Sh’Aqba was feeling even more disoriented with throbbing pains in her head and her antennae were almost like wilting flowers. Logan’s voice was sounding more like a distant echo. She clutched the wall again to try to keep her balance, but she quickly fell to the deck.
“That’s just the beginning of it,” Logan was saying through all this. “We’re not sure if the technology can be replicated…” His voice trailed off once sh’Aqba fell to the deck with a thud.
“Sh’Aqba,” he gasped. He raced over to her limp body and kneeled down to feel her forehead as other engineers nearby were standing and watching with concerned looks on their faces. Her forehead felt very warm as if she was experiencing a high fever. Logan then tapped his combadge to call for immediate assistance. “Sickbay. This is Logan. I have a medical emergency in deflector control.”
Aurellan Markalis had never been on very many dates during her lifetime. And so anything classified as a date with any male suitor seemed very surreal. Perhaps it was also the mood set by the slightly dimmed lighting in her quarters, the flames from the two candles perched on the glass table in the center of the living area and the soft jazz music playing in the background. Both were out of uniform. The Mark III was dressed in a suit consisting of midnight blue trousers and a matching jacket over a black buttoned-down shirt.
Aurellan was wearing a form-fitting, but still very modest-looking, red dress that extended down just below her knees, where her legs were covered down to her feet with a pair of red stockings. Complemented with a pair of flat-soled maroon shoes, it was an outfit that the replicator files described as “sexy without showing a lot of skin.”
She still felt a measure of embarrassment being on a dinner date with a hologram. That was one way that the desperate and the lonely sought companionship, but the experience seemed ultimately artificial. Like a story she read during her childhood, Aurellan was now the girl in love with a robot. But the EMH-Mark III was no ordinary hologram. In addition to serving as a permanent member of the medical staff, he had also been programmed to interact with the rest of the crew on a personal level. Though he could still come off emotionally distant, arrogant, and sarcastic, he was far more personable than the previous EMH models. And that helped Aurellan to see this EMH as more of a person, who looked at various forms of human social idiosyncrasies through the eyes of an outsider, rather than a computer program.
“This was still a little excessive,” the EMH remarked as he moved around barely eaten food on his plate with a fork. “It’s not as if I need holographic food to sustain my program.”
“True,” Aurellan replied with a smile as she took small sips of white wine. “But it’s preferable to you staring at me and counting how many times I chew.”
“Couldn’t the ship’s reserves be used for something more productive?”
Aurellan grinned in amusement that the Mark III still behaved in a lot of ways like a sophisticated computer program. “Your holo-matrix contains eight redundant memory buffers to give you as many new subroutines as are needed,” she explained while letting the last of the wine drip out of the bottle into her glass.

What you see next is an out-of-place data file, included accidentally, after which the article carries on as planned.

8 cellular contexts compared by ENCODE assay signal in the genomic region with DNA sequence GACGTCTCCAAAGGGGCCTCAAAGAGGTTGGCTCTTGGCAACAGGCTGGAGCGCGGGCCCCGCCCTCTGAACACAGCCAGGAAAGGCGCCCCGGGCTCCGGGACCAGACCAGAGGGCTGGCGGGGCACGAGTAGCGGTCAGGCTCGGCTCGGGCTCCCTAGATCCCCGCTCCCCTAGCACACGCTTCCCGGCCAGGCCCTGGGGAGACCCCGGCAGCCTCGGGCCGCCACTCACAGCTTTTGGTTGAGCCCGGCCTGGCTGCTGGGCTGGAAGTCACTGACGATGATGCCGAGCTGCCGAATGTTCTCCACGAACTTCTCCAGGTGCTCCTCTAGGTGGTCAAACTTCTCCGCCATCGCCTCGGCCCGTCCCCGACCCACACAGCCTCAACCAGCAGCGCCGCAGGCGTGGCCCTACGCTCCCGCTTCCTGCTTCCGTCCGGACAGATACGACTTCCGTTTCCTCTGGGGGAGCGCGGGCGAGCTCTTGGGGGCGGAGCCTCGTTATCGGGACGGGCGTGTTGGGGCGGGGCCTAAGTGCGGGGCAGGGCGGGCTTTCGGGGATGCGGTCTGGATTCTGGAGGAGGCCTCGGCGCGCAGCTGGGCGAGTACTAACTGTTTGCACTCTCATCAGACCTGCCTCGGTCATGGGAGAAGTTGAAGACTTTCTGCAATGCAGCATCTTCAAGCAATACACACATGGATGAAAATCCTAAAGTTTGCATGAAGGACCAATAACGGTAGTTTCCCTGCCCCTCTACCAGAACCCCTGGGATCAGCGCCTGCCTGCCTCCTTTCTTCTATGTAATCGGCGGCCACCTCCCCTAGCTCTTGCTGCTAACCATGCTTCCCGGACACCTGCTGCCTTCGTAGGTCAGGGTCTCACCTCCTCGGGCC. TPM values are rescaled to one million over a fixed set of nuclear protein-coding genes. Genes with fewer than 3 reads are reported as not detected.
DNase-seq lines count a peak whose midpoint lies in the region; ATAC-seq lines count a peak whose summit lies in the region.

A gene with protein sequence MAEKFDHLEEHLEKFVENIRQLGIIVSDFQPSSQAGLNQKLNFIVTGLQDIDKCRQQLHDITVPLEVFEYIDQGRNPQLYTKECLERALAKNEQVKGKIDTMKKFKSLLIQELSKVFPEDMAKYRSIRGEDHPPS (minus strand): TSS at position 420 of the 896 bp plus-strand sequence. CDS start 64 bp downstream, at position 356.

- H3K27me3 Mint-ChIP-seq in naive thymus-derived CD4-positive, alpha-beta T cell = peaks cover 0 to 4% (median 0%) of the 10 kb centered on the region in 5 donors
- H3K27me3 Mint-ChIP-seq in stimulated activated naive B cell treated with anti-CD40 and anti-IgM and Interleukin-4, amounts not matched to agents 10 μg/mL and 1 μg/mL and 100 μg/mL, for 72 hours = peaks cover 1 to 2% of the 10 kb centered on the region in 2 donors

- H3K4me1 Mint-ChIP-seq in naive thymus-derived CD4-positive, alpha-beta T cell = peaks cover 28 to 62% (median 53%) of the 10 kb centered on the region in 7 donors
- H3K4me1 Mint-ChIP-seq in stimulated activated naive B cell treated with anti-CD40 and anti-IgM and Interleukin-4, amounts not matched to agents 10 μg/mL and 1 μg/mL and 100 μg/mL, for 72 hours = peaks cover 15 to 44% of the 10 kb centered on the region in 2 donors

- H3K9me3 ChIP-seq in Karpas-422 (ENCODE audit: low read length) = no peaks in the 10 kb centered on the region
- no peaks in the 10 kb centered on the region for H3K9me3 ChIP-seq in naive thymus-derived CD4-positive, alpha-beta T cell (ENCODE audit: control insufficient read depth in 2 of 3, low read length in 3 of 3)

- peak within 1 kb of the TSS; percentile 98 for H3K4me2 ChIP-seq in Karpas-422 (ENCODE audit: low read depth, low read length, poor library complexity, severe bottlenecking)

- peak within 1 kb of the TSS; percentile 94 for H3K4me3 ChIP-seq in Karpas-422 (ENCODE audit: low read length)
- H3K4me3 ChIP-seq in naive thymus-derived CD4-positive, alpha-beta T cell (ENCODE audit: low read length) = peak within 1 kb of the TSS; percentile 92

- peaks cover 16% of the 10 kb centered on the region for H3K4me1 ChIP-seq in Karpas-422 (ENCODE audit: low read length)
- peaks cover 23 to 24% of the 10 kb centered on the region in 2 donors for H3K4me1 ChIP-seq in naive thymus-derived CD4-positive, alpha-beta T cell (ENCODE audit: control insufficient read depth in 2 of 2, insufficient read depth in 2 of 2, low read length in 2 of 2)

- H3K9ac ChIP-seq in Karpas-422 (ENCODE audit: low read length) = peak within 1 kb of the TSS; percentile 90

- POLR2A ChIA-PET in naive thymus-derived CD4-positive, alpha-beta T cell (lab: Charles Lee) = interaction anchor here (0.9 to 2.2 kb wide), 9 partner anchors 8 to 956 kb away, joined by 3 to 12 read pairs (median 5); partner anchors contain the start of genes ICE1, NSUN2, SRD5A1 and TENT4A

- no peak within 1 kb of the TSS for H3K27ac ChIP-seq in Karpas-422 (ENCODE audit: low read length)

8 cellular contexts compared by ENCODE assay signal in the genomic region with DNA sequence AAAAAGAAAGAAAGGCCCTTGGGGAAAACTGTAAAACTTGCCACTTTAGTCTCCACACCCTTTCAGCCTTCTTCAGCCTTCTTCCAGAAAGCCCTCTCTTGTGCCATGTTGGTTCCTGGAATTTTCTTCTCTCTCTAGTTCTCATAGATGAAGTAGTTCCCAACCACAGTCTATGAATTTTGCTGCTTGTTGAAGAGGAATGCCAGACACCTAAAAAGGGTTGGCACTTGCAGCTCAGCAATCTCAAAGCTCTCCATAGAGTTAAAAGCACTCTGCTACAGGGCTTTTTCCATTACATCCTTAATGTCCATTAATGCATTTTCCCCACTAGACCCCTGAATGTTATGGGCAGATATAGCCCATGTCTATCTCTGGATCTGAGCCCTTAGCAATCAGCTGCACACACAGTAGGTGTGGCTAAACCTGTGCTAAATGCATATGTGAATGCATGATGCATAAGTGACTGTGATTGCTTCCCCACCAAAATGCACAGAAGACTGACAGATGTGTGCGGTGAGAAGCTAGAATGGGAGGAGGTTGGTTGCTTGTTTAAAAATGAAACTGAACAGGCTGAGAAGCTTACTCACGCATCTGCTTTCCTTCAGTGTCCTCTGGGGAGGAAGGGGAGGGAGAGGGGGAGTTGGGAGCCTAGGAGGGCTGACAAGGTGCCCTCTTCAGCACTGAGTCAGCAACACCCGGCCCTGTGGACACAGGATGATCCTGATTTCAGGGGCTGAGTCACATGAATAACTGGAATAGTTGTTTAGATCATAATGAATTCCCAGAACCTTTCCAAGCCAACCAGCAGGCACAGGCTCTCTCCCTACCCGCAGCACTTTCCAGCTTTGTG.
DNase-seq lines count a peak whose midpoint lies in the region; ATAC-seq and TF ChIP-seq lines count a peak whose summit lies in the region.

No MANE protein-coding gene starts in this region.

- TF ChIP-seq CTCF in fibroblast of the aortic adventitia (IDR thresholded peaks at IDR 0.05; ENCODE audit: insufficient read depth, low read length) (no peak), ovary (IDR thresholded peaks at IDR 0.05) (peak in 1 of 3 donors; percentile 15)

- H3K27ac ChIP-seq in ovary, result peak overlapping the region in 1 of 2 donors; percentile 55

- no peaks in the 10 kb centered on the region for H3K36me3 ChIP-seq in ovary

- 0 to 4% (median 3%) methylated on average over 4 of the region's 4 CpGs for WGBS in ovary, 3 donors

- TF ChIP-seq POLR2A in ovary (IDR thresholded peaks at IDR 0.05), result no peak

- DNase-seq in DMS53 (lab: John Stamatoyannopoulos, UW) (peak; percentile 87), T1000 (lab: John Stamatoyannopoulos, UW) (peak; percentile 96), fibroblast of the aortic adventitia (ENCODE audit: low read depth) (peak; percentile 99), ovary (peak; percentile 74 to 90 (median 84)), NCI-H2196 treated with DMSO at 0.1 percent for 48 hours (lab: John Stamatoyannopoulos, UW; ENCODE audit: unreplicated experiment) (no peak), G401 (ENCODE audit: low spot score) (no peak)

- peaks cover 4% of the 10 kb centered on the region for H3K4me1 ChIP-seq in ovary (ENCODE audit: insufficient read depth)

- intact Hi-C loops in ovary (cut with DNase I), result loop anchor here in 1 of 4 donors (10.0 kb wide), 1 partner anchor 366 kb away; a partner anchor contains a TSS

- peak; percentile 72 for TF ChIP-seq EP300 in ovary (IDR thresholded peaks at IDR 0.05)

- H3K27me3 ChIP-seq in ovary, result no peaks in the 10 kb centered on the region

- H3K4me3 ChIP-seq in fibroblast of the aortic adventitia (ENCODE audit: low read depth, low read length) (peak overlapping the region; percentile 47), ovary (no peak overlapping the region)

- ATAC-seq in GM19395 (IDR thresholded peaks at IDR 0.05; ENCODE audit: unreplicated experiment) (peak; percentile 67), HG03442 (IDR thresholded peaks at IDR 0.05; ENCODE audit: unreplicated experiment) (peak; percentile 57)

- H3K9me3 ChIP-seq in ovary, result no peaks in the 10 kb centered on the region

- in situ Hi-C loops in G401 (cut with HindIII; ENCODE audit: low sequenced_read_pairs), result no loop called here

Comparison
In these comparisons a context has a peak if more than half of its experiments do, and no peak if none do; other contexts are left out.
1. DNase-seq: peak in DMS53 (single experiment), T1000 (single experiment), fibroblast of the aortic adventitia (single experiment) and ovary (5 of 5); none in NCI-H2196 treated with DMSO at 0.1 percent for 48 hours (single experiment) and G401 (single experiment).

“Still seems dishonest.”
“Let’s hope you don’t need seven hundred one
terraquads of new medical subroutines,” Aurellan quipped. She raised her glass in a toast. “To a lovely evening with a wonderful man.”
The EMH raised his glass and they clinked their glasses.
The mood still seemed artificial and her words forced. As swept up as Aurellan was in the elation of her surroundings, she still got this sense that the holographic doctor was simply doing what she wanted of him.
“Speaking of new subroutines…” He stood up, circled the table, and extended his right hand towards Aurellan. “May I have this dance?”
That caught her by surprise. “I don’t dance,” she protested with a nervous grin.
She gently set aside the napkin in her lap, stood up, and took slow steps towards the Mark III. The nervousness gave way to joy, elation, and adoration as she clasped her left hand on his right hand and set her right hand on his left shoulder. She felt a wave of euphoria across her body when he placed his free hand on her right hip. Her blue eyes twinkled as if she was a teenage girl around her first crush.
They held each other close as they moved in a slow clockwise motion. Aurellan rested her head on the hologram’s chest while he wrapped both his arms around her shoulders. She felt no heartbeat in his chest, but in that moment, he wasn’t a hologram to her.
Aurellan stared into the EMH’s eyes and caressed his cheek with one hand. Their heads inched closer together, and they kissed. As their lips remained pursed against each other’s, the comm chimed.
said a feminine voice on the speakers. “You’re needed in sickbay.”
Aurellan pulled herself away from her companion with a mortified look on her face, as if someone had walked in on her and the EMH having sex. “I’m on my way,” she said, with a slight stutter. She pushed a button on the desk to close the channel, but then froze, as if not certain what to do next. “I’ll change into uniform while you go to sickbay first,” she instructed the EMH. And before he could speak, she entered a command on the keypad to transfer his program to sickbay.
Markalis manically paced into the sickbay’s primary intensive unit where the Mark III and a Denobulan female nurse were examining sh’Aqba on one of the main biobeds. The holographic doctor was preparing an intravenous pack while instructing the nurse. Once he had finished setting up the equipment, the nurse gave him a padd that was in her hand. He consulted the padd while handing Aurellan a medical tricorder.
“Severe dehydration,” the EMH said while Aurellan scanned the patient with the tricorder. “Body temperature five degrees above normal. I’ve prepared a set of differential diagnoses. Turrelian fever. Possible parasitic infection.”
Aurellan looked up from her tricorder while seemingly oblivious to the holographic doctor’s hypotheses. “She’s pregnant,” she confidently stated.
“Or she’s pregnant,” the EMH repeated with a partial shrug.
Aurellan sighed, feeling tempted to disable some of his vocal subroutines.
Note: The final scene of this chapter was meant as a parody of the differential diagnosis approach depicted in most episodes of the medical drama "House", starring Hugh Laurie, who "plays" the EMH-Mark III in this series.